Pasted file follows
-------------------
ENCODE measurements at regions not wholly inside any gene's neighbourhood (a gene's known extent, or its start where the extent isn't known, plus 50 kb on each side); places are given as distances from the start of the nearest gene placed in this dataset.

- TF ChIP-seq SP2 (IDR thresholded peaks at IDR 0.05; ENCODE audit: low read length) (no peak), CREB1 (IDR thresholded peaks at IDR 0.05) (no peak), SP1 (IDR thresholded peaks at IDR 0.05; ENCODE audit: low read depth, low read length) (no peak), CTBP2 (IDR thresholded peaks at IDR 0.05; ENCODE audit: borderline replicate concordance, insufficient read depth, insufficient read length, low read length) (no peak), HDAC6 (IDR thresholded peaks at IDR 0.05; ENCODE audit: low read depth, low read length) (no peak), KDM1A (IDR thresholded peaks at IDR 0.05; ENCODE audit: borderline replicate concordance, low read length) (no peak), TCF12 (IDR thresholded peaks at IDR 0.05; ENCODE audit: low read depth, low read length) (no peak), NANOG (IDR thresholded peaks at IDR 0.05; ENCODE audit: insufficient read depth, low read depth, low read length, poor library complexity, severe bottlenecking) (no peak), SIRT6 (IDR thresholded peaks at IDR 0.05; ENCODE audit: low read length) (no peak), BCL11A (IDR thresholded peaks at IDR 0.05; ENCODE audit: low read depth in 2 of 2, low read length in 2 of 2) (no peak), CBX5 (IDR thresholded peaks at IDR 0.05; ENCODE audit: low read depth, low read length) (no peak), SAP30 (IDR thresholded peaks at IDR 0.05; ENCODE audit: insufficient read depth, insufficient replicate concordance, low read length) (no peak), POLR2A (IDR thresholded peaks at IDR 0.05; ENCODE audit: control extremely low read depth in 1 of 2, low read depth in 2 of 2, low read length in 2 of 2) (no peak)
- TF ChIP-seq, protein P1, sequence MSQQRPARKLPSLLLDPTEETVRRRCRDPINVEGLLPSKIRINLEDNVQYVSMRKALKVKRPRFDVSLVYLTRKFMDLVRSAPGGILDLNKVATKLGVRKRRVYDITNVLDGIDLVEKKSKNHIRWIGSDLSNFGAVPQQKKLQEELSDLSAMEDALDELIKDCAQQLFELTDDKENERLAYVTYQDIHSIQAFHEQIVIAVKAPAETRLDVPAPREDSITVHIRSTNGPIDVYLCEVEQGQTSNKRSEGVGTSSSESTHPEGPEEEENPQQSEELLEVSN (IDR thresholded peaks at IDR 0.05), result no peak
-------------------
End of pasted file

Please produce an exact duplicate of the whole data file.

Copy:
ENCODE measurements at regions not wholly inside any gene's neighbourhood (a gene's known extent, or its start where the extent isn't known, plus 50 kb on each side); places are given as distances from the start of the nearest gene placed in this dataset.

- TF ChIP-seq SP2 (IDR thresholded peaks at IDR 0.05; ENCODE audit: low read length) (no peak), CREB1 (IDR thresholded peaks at IDR 0.05) (no peak), SP1 (IDR thresholded peaks at IDR 0.05; ENCODE audit: low read depth, low read length) (no peak), CTBP2 (IDR thresholded peaks at IDR 0.05; ENCODE audit: borderline replicate concordance, insufficient read depth, insufficient read length, low read length) (no peak), HDAC6 (IDR thresholded peaks at IDR 0.05; ENCODE audit: low read depth, low read length) (no peak), KDM1A (IDR thresholded peaks at IDR 0.05; ENCODE audit: borderline replicate concordance, low read length) (no peak), TCF12 (IDR thresholded peaks at IDR 0.05; ENCODE audit: low read depth, low read length) (no peak), NANOG (IDR thresholded peaks at IDR 0.05; ENCODE audit: insufficient read depth, low read depth, low read length, poor library complexity, severe bottlenecking) (no peak), SIRT6 (IDR thresholded peaks at IDR 0.05; ENCODE audit: low read length) (no peak), BCL11A (IDR thresholded peaks at IDR 0.05; ENCODE audit: low read depth in 2 of 2, low read length in 2 of 2) (no peak), CBX5 (IDR thresholded peaks at IDR 0.05; ENCODE audit: low read depth, low read length) (no peak), SAP30 (IDR thresholded peaks at IDR 0.05; ENCODE audit: insufficient read depth, insufficient replicate concordance, low read length) (no peak), POLR2A (IDR thresholded peaks at IDR 0.05; ENCODE audit: control extremely low read depth in 1 of 2, low read depth in 2 of 2, low read length in 2 of 2) (no peak)
- TF ChIP-seq, protein P1, sequence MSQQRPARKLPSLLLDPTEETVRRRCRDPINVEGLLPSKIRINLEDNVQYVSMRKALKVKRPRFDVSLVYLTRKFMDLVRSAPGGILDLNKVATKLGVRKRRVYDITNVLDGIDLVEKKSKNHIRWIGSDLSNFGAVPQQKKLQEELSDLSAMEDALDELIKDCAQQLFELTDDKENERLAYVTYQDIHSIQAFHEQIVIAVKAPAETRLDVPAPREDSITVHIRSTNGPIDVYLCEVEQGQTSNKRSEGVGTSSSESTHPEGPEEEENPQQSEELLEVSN (IDR thresholded peaks at IDR 0.05), result no peak